Synopsis – the present market structure is not favorable for marginal farmers, the government should use the model of Farmers Producers Organisations (FPOs) for assisting farmers.
- A set of three laws passed in September aims to deregulate India’s enormous agriculture sector aimed at “liberating” farmers from the tyranny of middlemen.
- But many farmers fear that they stand to lose more than they could gain from the new regulations and these are the following concerns of farmers-
- End of MSP- Their main worry is about a possible withdrawal of the MSP and a dismantling of the public procurement of grains.
- Promote corporate control– The farmers contend the federal government is making ready to withdraw from the procurement of food grain and hand it over to the company gamers.
Although all of the concerns of farmers are not misplaced, but these concerns have definitely been blown out of proportion for political reasons.
What are the issues in present Agri. Market structure?
Present Agri. Market structure which suffers from the lacunas of MSP system, restrictive Mandi system and APMC market structures, is doing more harm than benefits to the marginalized farmers.
- First, CRIER-OECD study on agricultural policies showed that over the period 2000-01 to 2016-17, Indian agriculture was implicitly taxed to the tune of almost 14 per cent of its value.
- What this implies is that Indian farmers have been implicitly taxed heavily through restrictive marketing and trade policies [export controls, stocking limits and restrictive mandi system]
- Second, the procurement system and MSP mechanism are beneficial particularly for the rich farmers of Punjab and Haryana
- The NSSO’s Situation Assessment Survey [2012-13] revealed that Only 6 per cent of the farmers in India are fully covered and benefitted by the MSP, and 84 per cent are located in the states of Punjab and Haryana.
- The MSP and APMC system primarily helps those who have large surpluses, mainly the large farmers.
How FPOs can be helpful for small and marginal farmers?
In India, 86 per cent of farmers are small and marginal (less than 2 ha), who do not get the benefit of MSP system.
- Farmer’s Producer’s organizations (FPOs) at village level, consisting of small farmers, supplemented by the mechanism of new farm laws will benefit them.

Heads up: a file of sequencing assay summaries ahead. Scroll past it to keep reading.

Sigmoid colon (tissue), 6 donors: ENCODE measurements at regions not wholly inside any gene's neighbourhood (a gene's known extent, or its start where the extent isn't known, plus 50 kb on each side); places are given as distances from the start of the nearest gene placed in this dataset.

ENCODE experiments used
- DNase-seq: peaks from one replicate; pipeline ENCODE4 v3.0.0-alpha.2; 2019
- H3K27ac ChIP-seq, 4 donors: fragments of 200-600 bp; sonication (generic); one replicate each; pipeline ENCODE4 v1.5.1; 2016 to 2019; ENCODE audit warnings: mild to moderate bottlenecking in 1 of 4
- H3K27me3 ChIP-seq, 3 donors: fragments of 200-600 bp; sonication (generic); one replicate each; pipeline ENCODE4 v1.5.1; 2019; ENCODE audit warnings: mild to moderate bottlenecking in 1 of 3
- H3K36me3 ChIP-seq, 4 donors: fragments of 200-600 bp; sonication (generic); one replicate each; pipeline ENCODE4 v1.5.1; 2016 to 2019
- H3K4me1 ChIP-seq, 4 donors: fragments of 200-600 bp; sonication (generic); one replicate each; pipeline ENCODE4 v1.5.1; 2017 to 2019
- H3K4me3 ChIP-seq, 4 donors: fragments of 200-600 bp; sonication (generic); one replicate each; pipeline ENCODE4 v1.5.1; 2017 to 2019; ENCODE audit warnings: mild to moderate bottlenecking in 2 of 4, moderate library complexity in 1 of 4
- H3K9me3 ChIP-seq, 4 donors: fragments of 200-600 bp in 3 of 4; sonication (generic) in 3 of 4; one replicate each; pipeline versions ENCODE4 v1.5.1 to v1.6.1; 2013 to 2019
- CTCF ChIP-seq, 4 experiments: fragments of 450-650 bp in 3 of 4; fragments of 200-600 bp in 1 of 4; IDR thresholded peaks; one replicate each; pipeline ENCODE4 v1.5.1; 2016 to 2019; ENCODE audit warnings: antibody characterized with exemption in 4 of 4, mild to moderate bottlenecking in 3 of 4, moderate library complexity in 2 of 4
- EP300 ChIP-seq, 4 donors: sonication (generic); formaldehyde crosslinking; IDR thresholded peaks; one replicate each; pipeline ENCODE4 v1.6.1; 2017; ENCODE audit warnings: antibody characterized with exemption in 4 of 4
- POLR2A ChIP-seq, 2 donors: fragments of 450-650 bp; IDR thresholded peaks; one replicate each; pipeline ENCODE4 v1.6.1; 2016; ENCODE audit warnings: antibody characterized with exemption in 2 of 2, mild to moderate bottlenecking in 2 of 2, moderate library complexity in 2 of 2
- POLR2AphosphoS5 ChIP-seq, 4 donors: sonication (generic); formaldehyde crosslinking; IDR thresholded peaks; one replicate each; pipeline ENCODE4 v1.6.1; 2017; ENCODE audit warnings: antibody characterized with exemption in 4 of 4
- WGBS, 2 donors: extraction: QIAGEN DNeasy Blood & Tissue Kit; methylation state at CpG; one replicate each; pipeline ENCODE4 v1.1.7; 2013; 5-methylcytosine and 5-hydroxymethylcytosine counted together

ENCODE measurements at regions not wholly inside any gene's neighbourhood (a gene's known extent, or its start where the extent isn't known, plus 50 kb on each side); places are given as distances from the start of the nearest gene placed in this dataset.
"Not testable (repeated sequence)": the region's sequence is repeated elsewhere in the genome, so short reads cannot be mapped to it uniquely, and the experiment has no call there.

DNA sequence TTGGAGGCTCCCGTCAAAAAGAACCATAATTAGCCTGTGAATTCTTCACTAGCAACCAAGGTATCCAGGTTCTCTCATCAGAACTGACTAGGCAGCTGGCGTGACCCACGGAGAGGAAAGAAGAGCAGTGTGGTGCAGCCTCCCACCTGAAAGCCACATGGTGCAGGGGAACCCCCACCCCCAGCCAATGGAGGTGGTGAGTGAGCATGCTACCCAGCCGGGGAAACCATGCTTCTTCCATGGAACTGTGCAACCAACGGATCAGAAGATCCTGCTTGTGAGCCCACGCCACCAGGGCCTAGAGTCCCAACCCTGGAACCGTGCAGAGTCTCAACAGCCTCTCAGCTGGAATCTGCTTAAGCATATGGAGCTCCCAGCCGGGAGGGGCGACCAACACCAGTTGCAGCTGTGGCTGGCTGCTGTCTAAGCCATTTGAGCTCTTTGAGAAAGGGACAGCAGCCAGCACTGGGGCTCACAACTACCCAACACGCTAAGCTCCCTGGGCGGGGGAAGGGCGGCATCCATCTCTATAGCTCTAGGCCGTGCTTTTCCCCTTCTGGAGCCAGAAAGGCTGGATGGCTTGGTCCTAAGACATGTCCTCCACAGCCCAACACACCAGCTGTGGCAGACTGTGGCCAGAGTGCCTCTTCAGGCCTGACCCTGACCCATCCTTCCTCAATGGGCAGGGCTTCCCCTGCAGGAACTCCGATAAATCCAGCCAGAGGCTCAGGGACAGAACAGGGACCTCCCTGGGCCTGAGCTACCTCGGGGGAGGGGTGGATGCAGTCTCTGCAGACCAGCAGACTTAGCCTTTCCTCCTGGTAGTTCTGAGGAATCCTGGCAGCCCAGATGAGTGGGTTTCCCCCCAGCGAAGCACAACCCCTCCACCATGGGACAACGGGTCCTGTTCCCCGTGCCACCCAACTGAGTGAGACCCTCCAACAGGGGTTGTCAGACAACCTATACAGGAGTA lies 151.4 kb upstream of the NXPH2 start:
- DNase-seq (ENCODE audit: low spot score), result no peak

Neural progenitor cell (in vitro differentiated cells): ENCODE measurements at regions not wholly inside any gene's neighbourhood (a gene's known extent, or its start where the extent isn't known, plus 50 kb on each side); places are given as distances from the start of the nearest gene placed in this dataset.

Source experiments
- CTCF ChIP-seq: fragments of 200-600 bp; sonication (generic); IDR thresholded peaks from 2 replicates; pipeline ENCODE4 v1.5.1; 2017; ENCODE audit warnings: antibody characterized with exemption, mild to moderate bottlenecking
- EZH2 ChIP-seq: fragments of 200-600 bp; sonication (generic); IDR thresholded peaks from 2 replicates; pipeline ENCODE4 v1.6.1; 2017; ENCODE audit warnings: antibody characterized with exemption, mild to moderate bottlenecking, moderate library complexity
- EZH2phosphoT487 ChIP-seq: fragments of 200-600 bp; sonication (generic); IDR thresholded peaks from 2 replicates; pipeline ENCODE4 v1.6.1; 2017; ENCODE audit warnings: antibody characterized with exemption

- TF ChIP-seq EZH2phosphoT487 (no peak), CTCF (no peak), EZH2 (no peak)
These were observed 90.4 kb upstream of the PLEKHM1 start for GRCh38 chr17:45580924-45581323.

- The creation of an additional 10,000 FPOs and the promised Agri-infra Fund of Rs.1,00,000 Crore will aid this process.
How government can eliminate the fears of agitating farmers?
- First, MSP to be continued– The government need to assure farmers in writing that the new laws discontinue APMC and MSP system.
- Second, Government needs to clarify about the contract farming that that the contract will be for the produce, not the farmers land.
- Third, farmers can take disputes to district courts.
- Forth, Government can also approve 25,000 Crore alternate fund under the Price Stabilization Scheme to support market prices in case when prices fall below 10 percent the MSP
However, The Food Corporation of India is already overloaded with grain stocks that are more than 2.5 times the buffer stock norms.
- To deal with such situation, Government can either limit the quantity of procurement or go for Price deficiency Payment system for those who buy “put options” at MSP to address the gaps in MSP based procurement of crops.
- An expert committee will have to be set up to look into its operational guidelines and further announcement of a diversification package for the Punjab-Haryana region can be done.
- On the one hand, repealing of new farmer’s law would be unfair for small and marginal farmers as they never got any benefit from the MSP system. On another hand, High price to farmers also mean high food prices for consumer.
- Thus, there is a requirement to strike a balance between the interest of various stakeholders of Indian farming system and its consumers.